There have been many bizarre situations for which insurance policyholders have filed claims, but what is often most bizarre is the outcome. One well known story is about a burgler who, upon breaking into a house, locked himself into the Read more »
hedge trimming so it’s a good place to start this one. In a perfect world I’d have been cutting my various hedges, a section at a time, when the mood took me but, as ever, I’ve let them get away Read more »
As she walks the red carpet at the Gala screening of the new film, Tamara Drewe, in Bridport in September, writer and illustrator, Posy Simmonds MBE, will be treading the pavements of her forebears. Her grandfather was a vicar in Read more »
We live in unsettled and uncertain times. Forecasting the future has never been particularly easy, but it appears to be even more difficult in 2010. Will the UK Economy grow or shrink next month? Will house prices rise or fall? Read more »
Felix Dennis doesn’t believe he’s going to live to a ripe old age. It’s something he’s been acutely aware of for a very long time. He is now 63 years old, has had at least three very close brushes with death already, and abused his body to such a degree that there is sometimes debate on whether he has lost, not one decade, but two. As we sit drinking a pre-lunch rosé in the kitchen of his flat in Soho, he chain smokes and prowls the room like a caged beast, snatching gulps of fresh air from the tiny veranda he likes to call his London garden. “It’s titchy!” he exclaims, as he gazes across the horizon. “It must be the smallest garden in the world”. One imagines his voice booms across the Soho rooftops, disturbing the occupants of tiny bedrooms, where many past tabloid headlines were born.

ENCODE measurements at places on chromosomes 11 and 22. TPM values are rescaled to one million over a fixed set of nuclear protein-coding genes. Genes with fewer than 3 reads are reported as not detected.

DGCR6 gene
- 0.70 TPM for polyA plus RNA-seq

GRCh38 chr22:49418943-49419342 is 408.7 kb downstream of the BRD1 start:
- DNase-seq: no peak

With the introduction of America’s Lend Lease Program in 1941 colourful new tractors began to appear on British farmland. At the time work on the small farms of the West Country was mainly horse-drawn, any tractors in use being, most probably, a Standard Fordson being driven by a Land Army girl, a dull green machine with a folded potato sack on the seat to provide a bit of comfort. Now names from the great plains of the American West were shipped over the Atlantic, Allis Chalmers, Farmall, Oliver, Massey Harris, Case, John Deere and Indianapolis Moline. All can be found in vintage tractors parades of today. Odd to remind oneself that the final payments for all that machinery was made just a few years ago in 2006.
“Originally I come from Hythe, in Kent, where I was born 83 years ago. My father was a builder, and I had two brothers and a sister. We lived there until 1940, about the time of the evacuation of Dunkirk. That was when my school was evacuated also, but we went to Merthyr Tydfil in South Wales, where it was thought to be a lot safer for children in case there was an invasion. I was there for two years, and when I came back, I started my apprenticeship as a plumber, working for my father. When I was old enough, I registered for National Service.